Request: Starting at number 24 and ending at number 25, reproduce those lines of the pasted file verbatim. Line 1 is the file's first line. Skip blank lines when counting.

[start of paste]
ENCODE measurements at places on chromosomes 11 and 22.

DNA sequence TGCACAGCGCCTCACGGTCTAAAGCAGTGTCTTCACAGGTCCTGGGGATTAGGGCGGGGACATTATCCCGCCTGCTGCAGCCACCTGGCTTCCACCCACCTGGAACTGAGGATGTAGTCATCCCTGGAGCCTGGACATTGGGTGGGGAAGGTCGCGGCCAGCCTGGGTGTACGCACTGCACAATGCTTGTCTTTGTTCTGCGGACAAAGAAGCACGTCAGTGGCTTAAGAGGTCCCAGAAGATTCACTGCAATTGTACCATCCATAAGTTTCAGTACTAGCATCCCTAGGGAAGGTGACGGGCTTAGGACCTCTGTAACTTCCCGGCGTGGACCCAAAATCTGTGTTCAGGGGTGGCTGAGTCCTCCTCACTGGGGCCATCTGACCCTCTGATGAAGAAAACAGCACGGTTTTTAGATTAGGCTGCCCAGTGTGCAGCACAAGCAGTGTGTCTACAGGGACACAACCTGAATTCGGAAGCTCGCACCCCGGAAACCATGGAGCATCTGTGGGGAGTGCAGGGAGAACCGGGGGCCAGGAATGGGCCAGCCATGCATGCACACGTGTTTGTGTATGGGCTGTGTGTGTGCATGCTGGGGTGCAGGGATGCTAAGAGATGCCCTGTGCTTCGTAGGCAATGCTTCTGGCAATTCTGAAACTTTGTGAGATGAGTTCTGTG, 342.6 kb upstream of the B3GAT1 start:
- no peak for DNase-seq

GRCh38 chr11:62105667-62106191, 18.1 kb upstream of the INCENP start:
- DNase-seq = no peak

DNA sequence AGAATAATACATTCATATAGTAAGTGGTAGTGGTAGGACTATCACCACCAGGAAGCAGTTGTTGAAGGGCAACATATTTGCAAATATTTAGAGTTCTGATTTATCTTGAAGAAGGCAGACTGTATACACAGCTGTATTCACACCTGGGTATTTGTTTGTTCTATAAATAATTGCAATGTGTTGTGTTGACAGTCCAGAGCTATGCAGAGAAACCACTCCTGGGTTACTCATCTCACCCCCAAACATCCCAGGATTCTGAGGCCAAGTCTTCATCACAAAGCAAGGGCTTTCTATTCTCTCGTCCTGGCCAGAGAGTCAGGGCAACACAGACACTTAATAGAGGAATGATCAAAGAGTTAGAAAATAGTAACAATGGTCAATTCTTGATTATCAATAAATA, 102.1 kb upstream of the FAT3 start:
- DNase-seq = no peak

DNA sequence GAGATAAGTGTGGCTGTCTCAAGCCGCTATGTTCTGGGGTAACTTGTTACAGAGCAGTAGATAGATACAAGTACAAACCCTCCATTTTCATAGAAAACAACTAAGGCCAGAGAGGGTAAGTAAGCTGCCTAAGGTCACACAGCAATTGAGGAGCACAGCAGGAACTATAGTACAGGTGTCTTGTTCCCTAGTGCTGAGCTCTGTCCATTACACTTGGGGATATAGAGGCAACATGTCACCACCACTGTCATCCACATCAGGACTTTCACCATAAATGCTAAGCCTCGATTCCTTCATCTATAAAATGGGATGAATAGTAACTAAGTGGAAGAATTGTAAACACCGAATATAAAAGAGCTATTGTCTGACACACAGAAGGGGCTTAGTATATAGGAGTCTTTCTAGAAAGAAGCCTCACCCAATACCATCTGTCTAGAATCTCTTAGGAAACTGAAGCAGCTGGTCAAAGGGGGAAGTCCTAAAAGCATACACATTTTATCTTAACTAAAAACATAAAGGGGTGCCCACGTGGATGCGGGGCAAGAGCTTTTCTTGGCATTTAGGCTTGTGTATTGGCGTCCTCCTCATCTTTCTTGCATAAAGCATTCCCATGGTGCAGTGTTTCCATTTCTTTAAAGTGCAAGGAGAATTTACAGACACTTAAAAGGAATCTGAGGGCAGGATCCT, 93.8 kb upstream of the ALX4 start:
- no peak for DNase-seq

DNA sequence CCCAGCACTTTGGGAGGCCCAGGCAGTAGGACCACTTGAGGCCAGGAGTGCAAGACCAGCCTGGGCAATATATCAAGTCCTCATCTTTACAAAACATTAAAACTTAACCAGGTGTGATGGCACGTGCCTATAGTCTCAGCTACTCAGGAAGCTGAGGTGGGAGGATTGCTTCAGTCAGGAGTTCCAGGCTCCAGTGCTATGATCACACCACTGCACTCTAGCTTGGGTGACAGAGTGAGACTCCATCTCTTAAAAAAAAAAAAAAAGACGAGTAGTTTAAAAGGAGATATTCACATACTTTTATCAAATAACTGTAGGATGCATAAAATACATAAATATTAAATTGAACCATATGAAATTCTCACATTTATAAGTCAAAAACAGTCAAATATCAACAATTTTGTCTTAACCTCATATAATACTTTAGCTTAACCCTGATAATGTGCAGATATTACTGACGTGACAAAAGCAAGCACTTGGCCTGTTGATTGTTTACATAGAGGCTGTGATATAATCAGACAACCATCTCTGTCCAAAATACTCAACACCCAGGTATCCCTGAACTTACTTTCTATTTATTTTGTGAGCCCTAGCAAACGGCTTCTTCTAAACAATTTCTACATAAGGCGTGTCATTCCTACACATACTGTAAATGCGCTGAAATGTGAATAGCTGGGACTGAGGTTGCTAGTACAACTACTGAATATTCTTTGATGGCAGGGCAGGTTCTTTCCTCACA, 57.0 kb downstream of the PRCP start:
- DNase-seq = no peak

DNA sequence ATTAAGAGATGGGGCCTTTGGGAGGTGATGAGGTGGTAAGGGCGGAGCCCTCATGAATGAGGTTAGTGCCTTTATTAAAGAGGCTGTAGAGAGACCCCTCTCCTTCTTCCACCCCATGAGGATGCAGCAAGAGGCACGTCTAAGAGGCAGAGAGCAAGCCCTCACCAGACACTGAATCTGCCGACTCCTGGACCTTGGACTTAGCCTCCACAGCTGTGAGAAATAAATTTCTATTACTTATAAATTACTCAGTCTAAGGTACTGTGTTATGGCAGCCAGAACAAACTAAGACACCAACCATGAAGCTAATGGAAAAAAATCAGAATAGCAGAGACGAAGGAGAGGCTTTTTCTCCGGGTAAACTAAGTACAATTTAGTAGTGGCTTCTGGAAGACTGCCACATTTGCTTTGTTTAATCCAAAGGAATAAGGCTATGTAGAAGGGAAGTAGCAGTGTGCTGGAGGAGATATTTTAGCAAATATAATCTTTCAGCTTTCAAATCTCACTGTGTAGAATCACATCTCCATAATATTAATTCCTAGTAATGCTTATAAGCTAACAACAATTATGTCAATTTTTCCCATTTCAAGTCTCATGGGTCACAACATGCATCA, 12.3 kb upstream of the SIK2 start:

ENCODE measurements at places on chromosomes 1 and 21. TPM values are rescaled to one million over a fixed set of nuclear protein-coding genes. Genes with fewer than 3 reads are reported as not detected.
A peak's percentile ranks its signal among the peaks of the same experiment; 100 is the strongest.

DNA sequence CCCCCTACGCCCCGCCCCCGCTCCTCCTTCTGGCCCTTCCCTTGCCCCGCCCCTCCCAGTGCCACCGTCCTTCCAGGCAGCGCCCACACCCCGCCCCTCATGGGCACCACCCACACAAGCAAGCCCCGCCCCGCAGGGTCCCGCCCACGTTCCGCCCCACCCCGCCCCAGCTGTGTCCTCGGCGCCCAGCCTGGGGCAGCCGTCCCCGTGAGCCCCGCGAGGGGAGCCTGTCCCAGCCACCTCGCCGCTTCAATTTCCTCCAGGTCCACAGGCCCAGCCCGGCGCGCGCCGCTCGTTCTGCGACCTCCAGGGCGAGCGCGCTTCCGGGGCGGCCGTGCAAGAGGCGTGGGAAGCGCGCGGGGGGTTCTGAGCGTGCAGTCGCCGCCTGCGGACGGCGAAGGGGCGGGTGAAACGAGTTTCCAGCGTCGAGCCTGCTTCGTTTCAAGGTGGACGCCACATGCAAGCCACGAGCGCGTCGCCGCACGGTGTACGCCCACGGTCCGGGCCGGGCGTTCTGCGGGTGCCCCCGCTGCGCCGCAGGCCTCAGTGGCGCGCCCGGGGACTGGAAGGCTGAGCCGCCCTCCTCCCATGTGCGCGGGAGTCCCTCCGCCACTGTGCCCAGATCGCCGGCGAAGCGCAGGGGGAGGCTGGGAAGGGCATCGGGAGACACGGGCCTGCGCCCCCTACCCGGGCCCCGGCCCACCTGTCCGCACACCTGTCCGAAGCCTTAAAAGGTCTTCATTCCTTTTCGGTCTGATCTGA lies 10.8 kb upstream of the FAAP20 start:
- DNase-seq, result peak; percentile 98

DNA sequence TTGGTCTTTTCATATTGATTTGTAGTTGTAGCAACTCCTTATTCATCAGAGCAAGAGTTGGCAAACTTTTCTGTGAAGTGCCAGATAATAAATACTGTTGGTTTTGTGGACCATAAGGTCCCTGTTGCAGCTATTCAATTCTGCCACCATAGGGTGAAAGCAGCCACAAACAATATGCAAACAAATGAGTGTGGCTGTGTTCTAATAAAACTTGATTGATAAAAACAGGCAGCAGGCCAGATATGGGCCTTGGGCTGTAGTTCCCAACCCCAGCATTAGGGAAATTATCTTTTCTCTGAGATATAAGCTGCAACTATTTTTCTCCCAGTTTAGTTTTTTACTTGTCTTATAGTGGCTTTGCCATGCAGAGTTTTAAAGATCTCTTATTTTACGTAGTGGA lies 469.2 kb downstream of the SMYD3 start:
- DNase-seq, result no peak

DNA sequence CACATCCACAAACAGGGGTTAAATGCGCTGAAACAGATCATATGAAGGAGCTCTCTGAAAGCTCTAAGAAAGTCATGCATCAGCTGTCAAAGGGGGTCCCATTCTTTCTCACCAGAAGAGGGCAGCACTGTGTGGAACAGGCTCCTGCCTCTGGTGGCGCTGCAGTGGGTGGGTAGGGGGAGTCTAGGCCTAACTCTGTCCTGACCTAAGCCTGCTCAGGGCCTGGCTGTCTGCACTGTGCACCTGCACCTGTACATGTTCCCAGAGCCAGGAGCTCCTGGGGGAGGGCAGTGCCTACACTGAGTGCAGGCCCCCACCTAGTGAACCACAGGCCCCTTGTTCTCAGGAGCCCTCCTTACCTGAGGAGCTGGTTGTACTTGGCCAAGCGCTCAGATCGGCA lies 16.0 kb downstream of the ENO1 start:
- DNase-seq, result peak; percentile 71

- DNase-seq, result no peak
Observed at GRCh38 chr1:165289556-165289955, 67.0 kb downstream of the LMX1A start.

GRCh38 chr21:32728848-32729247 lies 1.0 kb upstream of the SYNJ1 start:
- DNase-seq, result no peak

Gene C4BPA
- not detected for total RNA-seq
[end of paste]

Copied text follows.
- DNase-seq, result no peak

Gene C4BPA